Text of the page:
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Table of Contents

 

 

 

UNITED STATES

SECURITIES AND EXCHANGE COMMISSION

Washington, D.C. 20549

 

FORM 10-Q

 

x

Quarterly Report Pursuant to Section 13 or 15(d) of the Securities Exchange Act of 1934

 

For the quarterly period ended October 3, 2009

 

or

 

o

Transition Report Pursuant to Section 13 or 15(d) of the Securities Exchange Act of 1934

 

Commission File No. 0-19621

 

APPLIANCE RECYCLING CENTERS OF AMERICA, INC.

(Exact name of registrant as specified in its charter)

 

Minnesota

(State or other jurisdiction of

incorporation or organization)

 

41-1454591

(I.R.S. Employer

Identification No.)

 

 

 

7400 Excelsior Boulevard, Minneapolis, Minnesota

(Address of principal executive offices)

 

55426-4517

(Zip Code)

 

952-930-9000

(Registrant’s telephone number, including area code)

 

Indicate by check mark whether the registrant (1) has filed all reports required to be filed by Section 13 or 15(d) of the Securities Exchange Act of 1934 during the preceding 12 months (or for such shorter period that the registrant was required to file such reports) and (2) has been subject to such filing requirements for the past 90 days.   x Yes  o No

 

Indicate by check mark whether the registrant has submitted electronically and posted on its Website, if any, every Interactive Data File required to be submitted and posted pursuant to Rule 405 of Regulation S-T during the preceding 12 months (or for such shorter period that the registrant was required to submit and post such file).   o Yes  o No

 

Indicate by check mark whether the registrant is a large accelerated filer, an accelerated filer, a non-accelerated filer, or a smaller reporting company. See definition of “large accelerated filer”, “accelerated filer” and “smaller reporting company” in Rule 12b-2 of the Exchange Act. (Check one):

 

Large accelerated filer o

 

Accelerated filer o

 

 

 

Non-accelerated filer o

 

Smaller reporting company x

(Do not check if a smaller reporting company)

 

 

 

Indicate by check mark whether the registrant is a shell company (as defined in Rule 12b-2 of the Act).  o Yes  x No

 

As of November 9, 2009, there were 4,577,777 outstanding shares of the registrant’s Common Stock, without par value.

 

 

 



Table of Contents

 

APPLIANCE RECYCLING CENTERS OF AMERICA, INC.

INDEX TO FORM 10-Q

 

 

 

Page

 

 

 

PART I. FINANCIAL INFORMATION

 

 

 

 

Item 1.

Financial Statements

3

 

 

 

 

Consolidated Balance Sheets as of October 3, 2009 (unaudited) and January 3, 2009

3

 

 

 

 

Unaudited Consolidated Statements of Operations for the Three and Nine Months Ended October 3, 2009 and September 27, 2008

4

 

 

 

 

Unaudited Consolidated Statements of Cash Flows for the Nine Months Ended October 3, 2009 and September 27, 2008

5

 

 

 

 

Notes to Unaudited Consolidated Financial Statements

6

 

 

 

Item 2.

Management’s Discussion and Analysis of Financial Condition and Results of Operations

16

 

 

 

Item 3.

Quantitative and Qualitative Disclosures About Market Risk

24

 

 

 

Item 4.

Controls and Procedures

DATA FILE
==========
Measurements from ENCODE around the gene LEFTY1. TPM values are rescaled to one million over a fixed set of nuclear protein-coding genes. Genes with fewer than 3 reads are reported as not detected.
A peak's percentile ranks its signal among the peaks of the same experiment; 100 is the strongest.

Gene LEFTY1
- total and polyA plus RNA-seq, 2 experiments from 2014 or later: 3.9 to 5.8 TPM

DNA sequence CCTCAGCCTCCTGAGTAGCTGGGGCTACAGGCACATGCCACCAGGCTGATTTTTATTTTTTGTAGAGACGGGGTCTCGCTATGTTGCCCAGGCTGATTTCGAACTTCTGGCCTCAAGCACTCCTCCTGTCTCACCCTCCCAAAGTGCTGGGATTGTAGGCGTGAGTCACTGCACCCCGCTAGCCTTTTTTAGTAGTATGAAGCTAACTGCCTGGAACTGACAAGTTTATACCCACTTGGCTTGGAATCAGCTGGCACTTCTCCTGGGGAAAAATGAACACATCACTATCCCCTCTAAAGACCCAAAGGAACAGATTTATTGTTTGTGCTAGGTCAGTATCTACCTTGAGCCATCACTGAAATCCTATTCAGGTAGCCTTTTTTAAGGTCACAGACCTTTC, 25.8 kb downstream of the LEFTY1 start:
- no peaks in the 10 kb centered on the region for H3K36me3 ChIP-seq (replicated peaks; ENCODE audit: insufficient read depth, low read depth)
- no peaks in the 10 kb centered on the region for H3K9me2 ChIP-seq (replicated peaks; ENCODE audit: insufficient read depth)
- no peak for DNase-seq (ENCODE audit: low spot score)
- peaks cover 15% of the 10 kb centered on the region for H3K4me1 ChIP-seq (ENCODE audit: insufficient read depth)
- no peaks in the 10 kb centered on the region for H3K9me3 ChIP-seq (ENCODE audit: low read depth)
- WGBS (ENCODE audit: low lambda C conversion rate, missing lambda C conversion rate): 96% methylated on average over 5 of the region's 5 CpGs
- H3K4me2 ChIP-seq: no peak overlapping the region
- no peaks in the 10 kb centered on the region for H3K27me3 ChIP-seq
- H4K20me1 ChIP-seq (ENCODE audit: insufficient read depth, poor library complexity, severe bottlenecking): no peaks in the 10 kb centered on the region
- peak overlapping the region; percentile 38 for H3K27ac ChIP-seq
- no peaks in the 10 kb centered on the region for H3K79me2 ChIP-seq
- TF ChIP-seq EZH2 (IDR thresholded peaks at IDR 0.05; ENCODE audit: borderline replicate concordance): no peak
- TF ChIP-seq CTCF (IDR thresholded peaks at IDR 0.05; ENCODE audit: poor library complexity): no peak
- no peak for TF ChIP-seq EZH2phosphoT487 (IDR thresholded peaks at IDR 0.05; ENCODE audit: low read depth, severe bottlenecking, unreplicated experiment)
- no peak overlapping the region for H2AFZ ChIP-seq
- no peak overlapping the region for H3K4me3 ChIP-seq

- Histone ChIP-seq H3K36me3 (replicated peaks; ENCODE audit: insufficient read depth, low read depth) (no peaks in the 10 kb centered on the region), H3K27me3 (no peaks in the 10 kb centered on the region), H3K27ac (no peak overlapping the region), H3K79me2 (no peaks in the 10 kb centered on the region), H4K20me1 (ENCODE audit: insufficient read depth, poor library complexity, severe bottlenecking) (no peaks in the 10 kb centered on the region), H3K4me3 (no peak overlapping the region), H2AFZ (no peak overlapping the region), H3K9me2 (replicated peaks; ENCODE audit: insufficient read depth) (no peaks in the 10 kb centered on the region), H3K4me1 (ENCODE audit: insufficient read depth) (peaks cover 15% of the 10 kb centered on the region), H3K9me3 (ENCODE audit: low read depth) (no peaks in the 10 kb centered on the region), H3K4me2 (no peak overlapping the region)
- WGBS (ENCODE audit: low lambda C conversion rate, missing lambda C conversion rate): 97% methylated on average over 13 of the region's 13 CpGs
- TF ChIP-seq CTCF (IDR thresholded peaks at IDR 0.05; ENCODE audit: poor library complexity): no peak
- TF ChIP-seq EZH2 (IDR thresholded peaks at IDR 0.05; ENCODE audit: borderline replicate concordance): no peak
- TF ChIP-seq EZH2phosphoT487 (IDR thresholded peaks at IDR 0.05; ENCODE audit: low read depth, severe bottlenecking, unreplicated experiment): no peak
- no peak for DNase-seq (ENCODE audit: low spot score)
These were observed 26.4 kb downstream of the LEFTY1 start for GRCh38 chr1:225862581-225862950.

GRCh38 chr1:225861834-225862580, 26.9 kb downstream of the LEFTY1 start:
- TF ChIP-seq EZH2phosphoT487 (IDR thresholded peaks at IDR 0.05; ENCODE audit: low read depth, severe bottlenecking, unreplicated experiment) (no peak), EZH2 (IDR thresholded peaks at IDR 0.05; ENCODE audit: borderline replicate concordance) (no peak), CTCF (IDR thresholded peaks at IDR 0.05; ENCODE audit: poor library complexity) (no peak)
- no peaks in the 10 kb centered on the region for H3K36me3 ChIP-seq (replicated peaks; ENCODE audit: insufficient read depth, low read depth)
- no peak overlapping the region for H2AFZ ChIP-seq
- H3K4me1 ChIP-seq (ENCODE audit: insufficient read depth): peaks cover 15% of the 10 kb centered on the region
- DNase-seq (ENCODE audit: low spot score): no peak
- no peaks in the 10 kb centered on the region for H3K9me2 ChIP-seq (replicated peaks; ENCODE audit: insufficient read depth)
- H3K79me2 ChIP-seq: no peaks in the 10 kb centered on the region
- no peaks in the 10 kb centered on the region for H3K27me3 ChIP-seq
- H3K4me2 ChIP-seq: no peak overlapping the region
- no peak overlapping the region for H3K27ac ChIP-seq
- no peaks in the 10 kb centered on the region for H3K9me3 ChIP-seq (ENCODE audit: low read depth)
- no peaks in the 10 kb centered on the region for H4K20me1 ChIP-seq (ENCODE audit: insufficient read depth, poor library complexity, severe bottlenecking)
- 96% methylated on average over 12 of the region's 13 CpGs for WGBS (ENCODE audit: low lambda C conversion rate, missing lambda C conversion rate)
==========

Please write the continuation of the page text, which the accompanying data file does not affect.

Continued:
25

 

 

 

PART II. OTHER INFORMATION

 

 

 

 

Item 1.

Legal Proceedings

26

 

 

 

Item 2.

Unregistered Sales of Equity Securities and Use of Proceeds

26

 

 

 

Item 3.

Defaults Upon Senior Securities

26

 

 

 

Item 4.

Submission of Matters to a Vote of Security Holders

26

 

 

 

Item 5.

Other Information

26

 

 

 

Item 6.

Exhibits

27

 

 

 

SIGNATURES

28

 

2



Table of Contents

 

PART I.                            FINANCIAL INFORMATION

 

Item 1.                                   Financial Statements

 

APPLIANCE RECYCLING CENTERS OF AMERICA, INC.

CONSOLIDATED BALANCE SHEETS

(In Thousands)

 

 

 

October 3,

 

January 3,

 

 

 

2009

 

2009

 

 

 

(unaudited)

 

 

 

Assets

 

 

 

 

 

Current assets:

 

 

 

 

 

Cash and cash equivalents

 

$

2,707

 

$

3,498

 

Accounts receivable, net of allowance of $39 and $292, respectively

 

5,589

 

6,056

 

Inventories, net of reserves of $360 and $115, respectively

 

17,979

 

18,834

 

Other current assets

 

687

 

950

 

Deferred income taxes

 

448

 

448

 

Total current assets

 

27,410

 

29,786

 

Property and equipment, net

 

4,321

 

6,967

 

Deferred income taxes

 

199

 

177

 

Restricted cash

 

700

 

 

Other assets

 

753

 

485

 

Total assets

 

$

33,383

 

$

37,415

 

 

 

 

 

 

 

Liabilities and Shareholders’ Equity

 

 

 

 

 

Current liabilities:

 

 

 

 

 

Accounts payable

 

$

4,933

 

$

4,473

 

Checks issued in excess of bank balance

 

516

 

 

Accrued expenses

 

4,602

 

4,073

 

Line of credit

 

11,539

 

14,527

 

Current maturities of long-term obligations

 

532

 

579

 

Income taxes payable

 

149

 

362

 

Total current liabilities

 

22,271

 

24,014

 

 

 

 

 

 

 

Long-term obligations, less current maturities

 

2,067

 

4,892

 

Deferred gain, net of current portion

 

1,953

 

 

Deferred income tax liabilities

 

529

 

520

 

Total liabilities

 

26,820

 

29,426

 

 

 

 

 

 

 

Commitments and contingencies

 

 

 

 

 

 

 

 

 

Shareholders’ equity:

 

 

 

 

 

Common Stock, no par value; 10,000 shares authorized; issued and outstanding: 4,578 shares

 

16,666

 

16,221

 

Accumulated deficit

 

(9,886

)

(7,929

)

Accumulated other comprehensive loss

 

(217

)

(303

)

Total shareholders’ equity

 

6,563

 

7,989

 

Total liabilities and shareholders’ equity

 

$

33,383

 

$

37,415

 

 

See Notes to Consolidated Financial Statements.

 

3



Table of Contents

 

APPLIANCE RECYCLING CENTERS OF AMERICA, INC.

UNAUDITED CONSOLIDATED STATEMENTS OF OPERATIONS

(In Thousands, Except Per Share Amounts)

 

 

 

Three Months Ended

 

Nine Months Ended

 

 

 

October 3,
2009